George Washington Carver eulogy Today we honor a man known for his nutty pursuit for his passion for plants and changed the agricultural world. George Washington Carver was born a slave. He was abducted as an infant along with his mother and father then left for dead for his small and weak frame. His was blessed with more compassionate slave owners who sought the stolen family out only to find baby Carver all by his lonesome. Moses and Susan were the names of his new family who he would call “aunt and uncle” and they took him and George’s little brother Jim as one of their own.
He was a struggling, sickly child cursed with a constant cough, doomed to be home bound with nothing to enjoy but the beautiful plants that grew around the farm. He dedicated his time to them. George always wanted to know more about them and even expressing his fascination with them though art. Susan saw great potential in Caver and urged him as far as she can but home schooling wasn’t enough so Caver himself sought out a high school education. He moved from town to town in Kansas and Missouri in pursuit of a high school education.
It took him years longer than most students to graduate because he had to work to support the finances. Later, a family in Iowa encouraged George to try for college. He was finally accepted at Simpson College, and then transferred to Iowa State University. While Carver intended to study music and art, he was convinced instead to study agriculture since he could expect a better living. Music and art became secondary loves as Carver seriously studied agricultural science. An offer came to Carver from Booker T.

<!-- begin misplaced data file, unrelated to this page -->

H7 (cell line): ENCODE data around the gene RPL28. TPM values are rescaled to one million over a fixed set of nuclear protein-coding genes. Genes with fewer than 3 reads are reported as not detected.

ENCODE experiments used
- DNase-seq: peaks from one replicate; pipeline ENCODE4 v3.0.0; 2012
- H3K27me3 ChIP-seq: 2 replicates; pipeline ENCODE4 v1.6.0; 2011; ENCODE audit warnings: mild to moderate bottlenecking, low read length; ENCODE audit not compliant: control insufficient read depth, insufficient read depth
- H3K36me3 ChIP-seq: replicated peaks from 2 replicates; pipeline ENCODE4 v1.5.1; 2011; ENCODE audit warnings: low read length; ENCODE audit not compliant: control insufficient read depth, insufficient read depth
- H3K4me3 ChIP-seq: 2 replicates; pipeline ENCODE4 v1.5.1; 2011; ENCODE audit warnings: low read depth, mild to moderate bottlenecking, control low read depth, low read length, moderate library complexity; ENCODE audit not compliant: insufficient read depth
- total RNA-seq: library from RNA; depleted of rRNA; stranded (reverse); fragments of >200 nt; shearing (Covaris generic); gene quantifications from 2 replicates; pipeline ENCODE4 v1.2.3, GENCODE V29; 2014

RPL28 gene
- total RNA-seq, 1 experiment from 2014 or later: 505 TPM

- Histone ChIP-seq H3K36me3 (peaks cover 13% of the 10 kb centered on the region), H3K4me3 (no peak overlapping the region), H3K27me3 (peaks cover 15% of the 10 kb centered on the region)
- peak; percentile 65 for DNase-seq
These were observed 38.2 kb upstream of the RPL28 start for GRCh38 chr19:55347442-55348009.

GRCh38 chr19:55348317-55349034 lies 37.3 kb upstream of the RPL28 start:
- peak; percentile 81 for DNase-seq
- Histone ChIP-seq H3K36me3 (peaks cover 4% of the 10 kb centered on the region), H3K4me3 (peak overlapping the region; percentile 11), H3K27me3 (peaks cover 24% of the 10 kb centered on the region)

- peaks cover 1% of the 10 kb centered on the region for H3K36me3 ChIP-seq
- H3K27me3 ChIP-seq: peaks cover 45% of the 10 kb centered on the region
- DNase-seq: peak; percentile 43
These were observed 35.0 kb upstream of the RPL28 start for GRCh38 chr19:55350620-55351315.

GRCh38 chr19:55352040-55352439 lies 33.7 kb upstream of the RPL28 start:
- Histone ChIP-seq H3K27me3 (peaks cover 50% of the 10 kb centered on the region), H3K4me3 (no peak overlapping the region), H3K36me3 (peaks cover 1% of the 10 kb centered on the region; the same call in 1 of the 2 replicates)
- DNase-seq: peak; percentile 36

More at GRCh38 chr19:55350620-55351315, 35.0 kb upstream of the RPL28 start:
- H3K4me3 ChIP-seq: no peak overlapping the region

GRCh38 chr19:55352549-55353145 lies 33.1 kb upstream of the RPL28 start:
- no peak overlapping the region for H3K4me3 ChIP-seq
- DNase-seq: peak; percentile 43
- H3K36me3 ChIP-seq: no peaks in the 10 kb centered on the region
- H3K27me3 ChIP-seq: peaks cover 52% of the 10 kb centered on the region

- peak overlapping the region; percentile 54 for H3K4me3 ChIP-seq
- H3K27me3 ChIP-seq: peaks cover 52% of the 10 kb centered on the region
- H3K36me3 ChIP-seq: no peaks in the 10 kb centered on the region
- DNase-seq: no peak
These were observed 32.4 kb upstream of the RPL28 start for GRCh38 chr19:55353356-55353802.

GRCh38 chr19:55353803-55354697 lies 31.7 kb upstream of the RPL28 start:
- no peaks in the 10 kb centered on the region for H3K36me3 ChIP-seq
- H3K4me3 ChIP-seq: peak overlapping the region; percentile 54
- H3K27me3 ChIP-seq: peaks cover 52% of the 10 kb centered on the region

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Washington to teach at Tuskegee, Alabama in 1896. Carver accepted and would remain there until his death in 1943. Carver immediately became interested in helping the poor black farmers of the surrounding area as a botany and agriculture teacher to the children of ex-slaves. Dr. George Washington Carver wanted to improve the lives of “the man farthest down,” the poor, farmers at the mercy of the market and chained to land exhausted by cotton. “It is not the style of clothes one wears, either the kind of automobile one drives, nor the amount of money one has in the bank, that counts. These mean nothing. It is simply service that measures success. ” Carver’s fame grew after his eulogy given at Booker T. Washington’s funeral in 1915. He later personally knew three US Presidents, both Roosevelt’s and Calvin Coolidge. His personal philosophy of sharing his learning with the community was hailed as a tremendously humanistic approach. He lived very meagerly and never married.
Carver also received numerous awards during his lifetime like the Roosevelt Medal for Outstanding Contribution to Southern Agriculture. His face has appeared on two US stamps. He was the first African American subject for a National Monument, which stands in Diamond, Missouri. Though some of his scientific methods have been called into question, Carver is certainly significant as an innovator whose true motive was improving the lives of others. He was not tainted by both political or economic gain, and stands as a model for modern scientists.
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